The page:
Uncle Bardie’s Movie of the Week: Sam and His Good Deeds

Once a week on Monday, Uncle Bardie shares a movie with his Readers he gives a big two thumbs up. It will simply be a short excerpt or a trailer. Uncle Bardie might even throw in a reflection on the movie. If so, it will make an appearance below the video. So pop some popcorn and give yourself a treat. This week’s movie is “Good Sam” (1948):

We’ve all heard that we should live by the Golden Rule. “Do to others what you would have them do to you.” (Matthew 7:12). It is also called the Law of Reciprocity. It is a basic precept in all the major religions. Then again we’ve also heard the Oscar Wilde quote, “No good deed goes unpunished.” Leo McCarey’s comedy “Good Sam” takes those two seemingly contradictory statements on.

Sam Clayton (Gary Cooper) is a happily married man with three kids. His wife, Lu (Ann Sheridan), wants a home. Unfortunately Sam keeps helping people and that help ends up being expensive, so expensive that it costs them their down payment.

Sam lends the neighbors his car. He should have given the husband, the driver in the family, an eye test first.

Sam contacts the mechanic to come and fix the neighbor’s car. Sam ends up paying the bill.

The mechanic shows up with his wife at Sam’s door. Sam invites them in for dinner. They hadn’t eaten.

Sam lets his brother-in-law stay for two weeks. Sam’s hospitality is so good the brother-in-law is still living with them six months later.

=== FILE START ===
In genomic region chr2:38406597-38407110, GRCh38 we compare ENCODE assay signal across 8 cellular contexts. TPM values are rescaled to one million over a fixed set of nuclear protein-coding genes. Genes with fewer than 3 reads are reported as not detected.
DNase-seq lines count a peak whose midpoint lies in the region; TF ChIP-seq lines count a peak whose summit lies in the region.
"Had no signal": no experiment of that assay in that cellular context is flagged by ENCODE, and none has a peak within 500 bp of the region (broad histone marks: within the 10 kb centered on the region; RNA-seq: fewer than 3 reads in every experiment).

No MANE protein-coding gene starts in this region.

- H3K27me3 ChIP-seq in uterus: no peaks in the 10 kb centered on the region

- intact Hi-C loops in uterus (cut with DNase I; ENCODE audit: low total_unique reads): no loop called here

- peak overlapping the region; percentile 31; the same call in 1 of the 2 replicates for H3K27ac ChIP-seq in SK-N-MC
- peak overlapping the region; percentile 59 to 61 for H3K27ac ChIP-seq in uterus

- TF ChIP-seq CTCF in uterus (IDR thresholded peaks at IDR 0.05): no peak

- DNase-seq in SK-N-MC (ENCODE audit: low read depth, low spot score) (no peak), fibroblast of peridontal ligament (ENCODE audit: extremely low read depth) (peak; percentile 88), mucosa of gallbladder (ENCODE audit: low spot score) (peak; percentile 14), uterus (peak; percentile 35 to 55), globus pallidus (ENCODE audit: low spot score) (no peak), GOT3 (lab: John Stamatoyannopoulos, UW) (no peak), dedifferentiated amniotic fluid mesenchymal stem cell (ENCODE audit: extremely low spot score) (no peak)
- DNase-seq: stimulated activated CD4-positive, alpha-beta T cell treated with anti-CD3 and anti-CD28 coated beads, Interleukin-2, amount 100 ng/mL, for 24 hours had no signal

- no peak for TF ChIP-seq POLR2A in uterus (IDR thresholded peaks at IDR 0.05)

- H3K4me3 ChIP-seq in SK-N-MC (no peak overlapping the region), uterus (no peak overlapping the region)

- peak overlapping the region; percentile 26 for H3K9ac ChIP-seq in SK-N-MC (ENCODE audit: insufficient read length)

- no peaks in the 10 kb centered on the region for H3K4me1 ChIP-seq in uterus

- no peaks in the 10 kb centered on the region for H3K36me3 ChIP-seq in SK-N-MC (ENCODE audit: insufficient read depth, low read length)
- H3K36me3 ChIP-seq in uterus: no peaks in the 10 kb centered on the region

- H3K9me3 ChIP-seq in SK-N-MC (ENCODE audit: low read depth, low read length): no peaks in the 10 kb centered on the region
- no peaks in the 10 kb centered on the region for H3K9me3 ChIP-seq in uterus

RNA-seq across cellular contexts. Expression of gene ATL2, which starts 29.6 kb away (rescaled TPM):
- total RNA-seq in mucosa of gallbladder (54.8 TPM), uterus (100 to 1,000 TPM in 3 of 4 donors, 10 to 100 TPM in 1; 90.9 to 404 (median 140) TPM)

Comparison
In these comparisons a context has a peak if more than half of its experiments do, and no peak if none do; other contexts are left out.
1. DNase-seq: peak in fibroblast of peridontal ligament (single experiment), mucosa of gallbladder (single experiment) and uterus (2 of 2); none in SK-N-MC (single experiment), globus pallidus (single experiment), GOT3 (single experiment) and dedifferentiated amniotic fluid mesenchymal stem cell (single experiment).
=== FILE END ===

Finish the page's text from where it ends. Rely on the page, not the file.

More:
One of his employees is about to commit suicide because the married man she was dating ditched her. You guessed it. She ends up at Sam’s house.

Sam’s previous neighbor has a wife who is pregnant. The man wants to buy a gas station. He is broke and can’t borrow the money from the bank. Sam loans him the five thousand dollars he has in savings.

Lu does want that house. Out of desperation, she goes to see her minister. The minister senses that Sam needs to exercise moderation. He discusses keeping the wife happy. Sam thinks the minister is having marriage problems.

Jesus cautioned about serving two masters. Sam must choose between his good deeds or his wife. Either way it looks like a lose-lose proposition for Sam.

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2 thoughts on “Uncle Bardie’s Movie of the Week: Sam and His Good Deeds

  1. Before mentioning the conclusion, I was thinking ‘If I were married to that guy, I would divorce him.’ Sometimes you have to put yourself before other people, especially if you have dependents.

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